In some respects, this approach to policy debate reminds me of an argument made by death penalty opponents who argue that the death penalty is bad policy because it is expensive. But why is it expensive? Because opponents litigate these cases very aggressively. There are many good reasons why some people may oppose the death penalty. But it seems to me that when the people complaining about the cost of capital punishment are the people generating this expense, one should at least be skeptical. I’m not denying that the expense argument might mask a a deeper claim: perhaps these cases are so expensive, and require so many appeals, because the state fails to provide excellent counsel in the first instance. But if this is true, wouldn’t a more logical solution to the cost problem be a requirement that states spend money on quality counsel up front, to save in the long haul? In the end, the real claim underneath cost is fairness: the quality of a person’s lawyer should not determine whether he receives a death sentence. That may not “sell” as well to certain voters, but it is the more honest argument.

As for reefer, when government is making the arguments, I think we have a right to expect honesty. The FDA’s dubious pronouncement appears driven primarily by the administration’s emotional hatred of marijuana. Personally, I’d prefer FDA decisions to be grounded in evidence-based research rather than simply madness.

13

Drunk at Duke

By now we all know that an African-American women, hired to strip at a Duke men’s lacrosse party, has accused three white players of kidnapping, strangling, and raping her on May 14, 2006. The Durham district attorney recently secured two indictments in the case, and indicated that a third may be forthcoming. The case is troubling for many reasons. I’ll probably write about a couple of different aspects of the case over the next week, but today I’d like to focus on the issue of alcohol. I’m particularly interested in how intoxication—of the men and the woman on the night in question—will be interpreted.

The initial description of the Duke case included the allegation that the players had already been drinking at the party before the dancers arrived. They may not have been the only ones. On April 10, defense attorney Bill Thomas said that time-stamped photographs would prove that the woman was already drunk herself upon coming to the party. To explain her injuries, Thomas said, “This young lady was substantially impaired. She had fallen several times during the course of the evening.”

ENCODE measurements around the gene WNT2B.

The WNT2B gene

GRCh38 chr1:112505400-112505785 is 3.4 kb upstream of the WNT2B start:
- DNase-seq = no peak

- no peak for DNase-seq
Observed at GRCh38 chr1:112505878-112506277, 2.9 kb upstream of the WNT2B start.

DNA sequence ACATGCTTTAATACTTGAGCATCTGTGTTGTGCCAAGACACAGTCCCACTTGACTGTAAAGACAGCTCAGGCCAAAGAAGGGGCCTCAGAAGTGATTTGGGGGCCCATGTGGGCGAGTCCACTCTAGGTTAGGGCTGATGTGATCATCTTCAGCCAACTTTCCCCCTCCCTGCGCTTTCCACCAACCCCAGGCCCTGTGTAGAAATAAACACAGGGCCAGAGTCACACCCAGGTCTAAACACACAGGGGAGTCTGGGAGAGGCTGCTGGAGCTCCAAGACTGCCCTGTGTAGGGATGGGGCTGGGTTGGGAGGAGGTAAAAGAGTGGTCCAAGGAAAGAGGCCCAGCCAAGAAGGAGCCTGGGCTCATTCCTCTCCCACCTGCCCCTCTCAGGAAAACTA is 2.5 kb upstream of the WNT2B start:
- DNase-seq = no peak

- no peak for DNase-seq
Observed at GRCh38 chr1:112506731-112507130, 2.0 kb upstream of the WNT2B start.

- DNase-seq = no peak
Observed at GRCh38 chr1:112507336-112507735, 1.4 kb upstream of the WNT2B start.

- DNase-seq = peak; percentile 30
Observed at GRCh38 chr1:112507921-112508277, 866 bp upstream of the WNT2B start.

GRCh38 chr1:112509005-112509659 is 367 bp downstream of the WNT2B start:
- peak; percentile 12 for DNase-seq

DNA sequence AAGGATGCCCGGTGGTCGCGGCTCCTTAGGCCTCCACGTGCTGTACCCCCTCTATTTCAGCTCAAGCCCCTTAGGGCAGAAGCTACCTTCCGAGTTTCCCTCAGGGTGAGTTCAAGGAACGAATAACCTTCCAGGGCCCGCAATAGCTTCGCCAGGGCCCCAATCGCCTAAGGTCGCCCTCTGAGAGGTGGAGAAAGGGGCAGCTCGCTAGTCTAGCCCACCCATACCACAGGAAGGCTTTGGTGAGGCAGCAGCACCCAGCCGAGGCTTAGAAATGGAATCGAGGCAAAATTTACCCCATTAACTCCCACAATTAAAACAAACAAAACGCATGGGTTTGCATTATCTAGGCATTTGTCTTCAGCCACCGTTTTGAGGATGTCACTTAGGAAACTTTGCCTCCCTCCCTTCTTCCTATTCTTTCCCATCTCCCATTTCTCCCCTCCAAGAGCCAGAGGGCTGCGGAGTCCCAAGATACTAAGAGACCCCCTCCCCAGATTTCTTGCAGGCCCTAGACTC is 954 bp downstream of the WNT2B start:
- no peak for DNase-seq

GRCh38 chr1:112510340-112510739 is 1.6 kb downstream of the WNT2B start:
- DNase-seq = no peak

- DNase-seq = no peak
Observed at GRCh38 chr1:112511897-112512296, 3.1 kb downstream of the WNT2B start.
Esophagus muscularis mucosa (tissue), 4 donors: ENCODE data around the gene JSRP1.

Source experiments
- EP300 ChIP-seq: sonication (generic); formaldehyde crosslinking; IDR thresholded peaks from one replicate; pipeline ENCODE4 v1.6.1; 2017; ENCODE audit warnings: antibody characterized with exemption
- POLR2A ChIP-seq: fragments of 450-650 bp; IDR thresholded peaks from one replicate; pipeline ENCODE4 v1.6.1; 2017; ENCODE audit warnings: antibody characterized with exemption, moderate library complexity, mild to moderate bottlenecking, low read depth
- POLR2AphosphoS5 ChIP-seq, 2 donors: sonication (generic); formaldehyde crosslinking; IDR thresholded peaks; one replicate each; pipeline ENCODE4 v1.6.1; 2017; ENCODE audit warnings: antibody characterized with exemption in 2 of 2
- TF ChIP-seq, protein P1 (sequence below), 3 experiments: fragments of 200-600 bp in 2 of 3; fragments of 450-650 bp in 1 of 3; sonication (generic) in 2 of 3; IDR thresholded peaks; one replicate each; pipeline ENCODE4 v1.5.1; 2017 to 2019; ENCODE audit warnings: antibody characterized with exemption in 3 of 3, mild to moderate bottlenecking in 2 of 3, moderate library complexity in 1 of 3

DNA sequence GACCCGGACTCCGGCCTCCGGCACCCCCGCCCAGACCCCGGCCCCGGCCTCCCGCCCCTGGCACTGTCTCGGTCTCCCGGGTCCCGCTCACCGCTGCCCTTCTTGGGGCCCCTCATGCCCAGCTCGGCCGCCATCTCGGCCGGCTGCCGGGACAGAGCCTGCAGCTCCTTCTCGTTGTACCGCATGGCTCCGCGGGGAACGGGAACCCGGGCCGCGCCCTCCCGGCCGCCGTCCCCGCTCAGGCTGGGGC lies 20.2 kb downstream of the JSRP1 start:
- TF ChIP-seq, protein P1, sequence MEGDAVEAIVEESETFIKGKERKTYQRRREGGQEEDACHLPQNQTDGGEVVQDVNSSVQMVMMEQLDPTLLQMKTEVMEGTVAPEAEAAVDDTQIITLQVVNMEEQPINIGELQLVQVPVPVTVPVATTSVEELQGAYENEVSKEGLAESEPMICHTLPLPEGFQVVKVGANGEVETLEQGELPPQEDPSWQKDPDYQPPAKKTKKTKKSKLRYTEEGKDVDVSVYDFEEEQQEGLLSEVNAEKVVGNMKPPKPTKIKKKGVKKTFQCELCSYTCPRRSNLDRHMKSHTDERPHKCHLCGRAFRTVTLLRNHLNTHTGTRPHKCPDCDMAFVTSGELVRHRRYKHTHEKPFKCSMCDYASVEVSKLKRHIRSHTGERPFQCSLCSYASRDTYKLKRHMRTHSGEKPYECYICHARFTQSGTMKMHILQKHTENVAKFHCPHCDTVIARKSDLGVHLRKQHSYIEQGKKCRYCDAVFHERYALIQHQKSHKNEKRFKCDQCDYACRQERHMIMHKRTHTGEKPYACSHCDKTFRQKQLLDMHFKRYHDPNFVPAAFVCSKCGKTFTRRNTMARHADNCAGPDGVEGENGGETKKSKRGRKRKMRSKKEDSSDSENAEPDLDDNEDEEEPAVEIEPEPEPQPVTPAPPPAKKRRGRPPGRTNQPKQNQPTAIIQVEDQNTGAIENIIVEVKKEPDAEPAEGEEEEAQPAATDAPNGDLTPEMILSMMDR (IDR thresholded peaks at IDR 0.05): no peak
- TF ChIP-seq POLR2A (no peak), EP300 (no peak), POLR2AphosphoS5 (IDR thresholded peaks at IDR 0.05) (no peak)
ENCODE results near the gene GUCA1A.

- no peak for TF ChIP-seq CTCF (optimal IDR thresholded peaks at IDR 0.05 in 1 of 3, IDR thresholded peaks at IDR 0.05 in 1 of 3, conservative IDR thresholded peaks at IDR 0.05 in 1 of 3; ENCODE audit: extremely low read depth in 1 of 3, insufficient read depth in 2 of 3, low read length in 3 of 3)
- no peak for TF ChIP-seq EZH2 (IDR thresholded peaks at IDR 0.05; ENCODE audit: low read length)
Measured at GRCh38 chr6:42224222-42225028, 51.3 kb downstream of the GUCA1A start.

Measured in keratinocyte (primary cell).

How will intoxication of the parties affect an assessment of blame? Studies on the issue are fascinating. In a 1982 study (Richardson & Campbell, The Effect of Alcohol on Attributions of Blame for Rape, 8 Per. Soc. Psychol. Bull. 468 (1982)), participants read a story about a college student raped at a party. Some students read a story in which the attacker was drunk and some read a story in which the victim was drunk. The male attacker was held less responsible for the rape when he was intoxicated than when he was sober. By contrast, the female victim was held more responsible when she was intoxicated than when she was sober.

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7

Why The Right To Choose Counsel Matters

Today the Supreme Court will hear argument in the case United States v. Gonzalez-Lopez. SCOTUS Blog has a nice summary of the issues here. The case involves a criminal defendant who, for various reasons related primarily to guild protection, was denied the chance to be represented by the attorney of his choice. The U.S. takes the position that even though this may have violated the defendant’s Sixth Amendment rights, he should lose his appeal unless the attorney he didn’t want was “ineffective”. The problem is that the Strickland v. Washington definition of ineffectiveness, as it has evolved, misses some core aspects of criminal lawyering. One of the critical problems with the Strickland analysis is its focus on strategic moves: trial skills, evidentiary choices, objections, and the like. Admittedly, the Court has begun to take seriously the importance of pretrial investigation in capital cases. Yet the attorney-client relationship – that (hopefully) large bundle of time and joint effort that occurs before trial – receives short shrift. And it often has at least as large an effect on overall case outcome. An attorney who successfully builds trust with her client can do a much better job for him. And a client’s decision to hire a particular attorney is a good first step in that process.